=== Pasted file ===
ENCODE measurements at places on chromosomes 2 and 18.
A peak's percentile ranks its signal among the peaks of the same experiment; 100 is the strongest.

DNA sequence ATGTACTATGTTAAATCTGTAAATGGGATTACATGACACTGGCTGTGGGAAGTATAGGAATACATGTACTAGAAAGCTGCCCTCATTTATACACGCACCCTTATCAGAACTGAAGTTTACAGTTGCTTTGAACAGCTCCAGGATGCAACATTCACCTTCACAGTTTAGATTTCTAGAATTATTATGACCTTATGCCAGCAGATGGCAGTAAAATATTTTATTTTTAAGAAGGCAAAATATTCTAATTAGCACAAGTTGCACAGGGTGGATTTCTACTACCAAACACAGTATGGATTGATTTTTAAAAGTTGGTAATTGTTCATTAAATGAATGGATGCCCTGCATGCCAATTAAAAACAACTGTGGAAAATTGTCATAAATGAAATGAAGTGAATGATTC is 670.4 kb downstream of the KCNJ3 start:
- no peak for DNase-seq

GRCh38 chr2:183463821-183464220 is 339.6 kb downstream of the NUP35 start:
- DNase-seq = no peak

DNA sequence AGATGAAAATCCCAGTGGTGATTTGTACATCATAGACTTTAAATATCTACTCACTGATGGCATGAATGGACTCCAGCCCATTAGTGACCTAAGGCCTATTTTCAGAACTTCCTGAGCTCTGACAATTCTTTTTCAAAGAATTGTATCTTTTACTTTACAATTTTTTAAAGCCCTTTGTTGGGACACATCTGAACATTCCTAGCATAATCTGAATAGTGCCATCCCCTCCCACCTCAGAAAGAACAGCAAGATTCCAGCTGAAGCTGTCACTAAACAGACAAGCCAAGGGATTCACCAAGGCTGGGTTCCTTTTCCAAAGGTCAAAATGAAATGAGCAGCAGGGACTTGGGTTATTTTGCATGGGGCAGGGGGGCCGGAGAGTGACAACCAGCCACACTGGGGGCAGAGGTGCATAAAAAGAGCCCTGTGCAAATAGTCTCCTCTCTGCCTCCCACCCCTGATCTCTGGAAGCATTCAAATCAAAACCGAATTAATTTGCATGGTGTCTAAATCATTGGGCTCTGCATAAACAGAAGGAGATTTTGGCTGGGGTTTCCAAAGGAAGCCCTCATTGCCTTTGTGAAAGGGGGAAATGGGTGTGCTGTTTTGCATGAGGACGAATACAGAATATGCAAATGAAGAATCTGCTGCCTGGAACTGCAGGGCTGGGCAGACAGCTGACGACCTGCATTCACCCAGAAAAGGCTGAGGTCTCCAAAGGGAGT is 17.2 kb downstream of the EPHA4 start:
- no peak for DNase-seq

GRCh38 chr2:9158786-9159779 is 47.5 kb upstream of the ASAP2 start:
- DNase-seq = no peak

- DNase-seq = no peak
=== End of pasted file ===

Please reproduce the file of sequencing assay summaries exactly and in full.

ENCODE measurements at places on chromosomes 2 and 18.
A peak's percentile ranks its signal among the peaks of the same experiment; 100 is the strongest.

DNA sequence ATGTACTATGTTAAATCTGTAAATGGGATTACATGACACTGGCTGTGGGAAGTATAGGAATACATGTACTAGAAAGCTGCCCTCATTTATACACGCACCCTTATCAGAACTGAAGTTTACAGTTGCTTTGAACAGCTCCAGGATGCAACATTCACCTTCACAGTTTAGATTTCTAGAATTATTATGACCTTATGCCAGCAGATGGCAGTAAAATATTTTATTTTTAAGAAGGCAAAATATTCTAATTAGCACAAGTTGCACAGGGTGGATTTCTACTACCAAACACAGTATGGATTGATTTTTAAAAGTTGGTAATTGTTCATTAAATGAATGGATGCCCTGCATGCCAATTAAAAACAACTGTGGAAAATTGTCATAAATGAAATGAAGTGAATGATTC is 670.4 kb downstream of the KCNJ3 start:
- no peak for DNase-seq

GRCh38 chr2:183463821-183464220 is 339.6 kb downstream of the NUP35 start:
- DNase-seq = no peak

DNA sequence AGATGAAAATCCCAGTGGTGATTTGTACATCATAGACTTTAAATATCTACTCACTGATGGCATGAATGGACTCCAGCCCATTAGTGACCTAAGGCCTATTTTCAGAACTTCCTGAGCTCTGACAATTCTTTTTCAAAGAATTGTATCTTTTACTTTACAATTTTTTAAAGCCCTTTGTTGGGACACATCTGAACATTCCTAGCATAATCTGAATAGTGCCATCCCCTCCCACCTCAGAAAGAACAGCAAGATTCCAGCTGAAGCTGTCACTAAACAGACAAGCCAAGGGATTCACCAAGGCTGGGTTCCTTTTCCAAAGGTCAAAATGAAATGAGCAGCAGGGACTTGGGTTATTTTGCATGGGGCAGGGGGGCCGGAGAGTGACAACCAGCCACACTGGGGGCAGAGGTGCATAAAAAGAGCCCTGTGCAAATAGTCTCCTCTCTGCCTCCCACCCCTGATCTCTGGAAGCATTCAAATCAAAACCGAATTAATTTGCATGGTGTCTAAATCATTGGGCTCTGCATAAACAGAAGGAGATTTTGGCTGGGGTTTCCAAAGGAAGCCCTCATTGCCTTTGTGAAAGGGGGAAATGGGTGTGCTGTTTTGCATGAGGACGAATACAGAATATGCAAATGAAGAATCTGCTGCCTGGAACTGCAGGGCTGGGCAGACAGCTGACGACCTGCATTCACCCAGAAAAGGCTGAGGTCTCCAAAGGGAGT is 17.2 kb downstream of the EPHA4 start:
- no peak for DNase-seq

GRCh38 chr2:9158786-9159779 is 47.5 kb upstream of the ASAP2 start:
- DNase-seq = no peak

- DNase-seq = no peak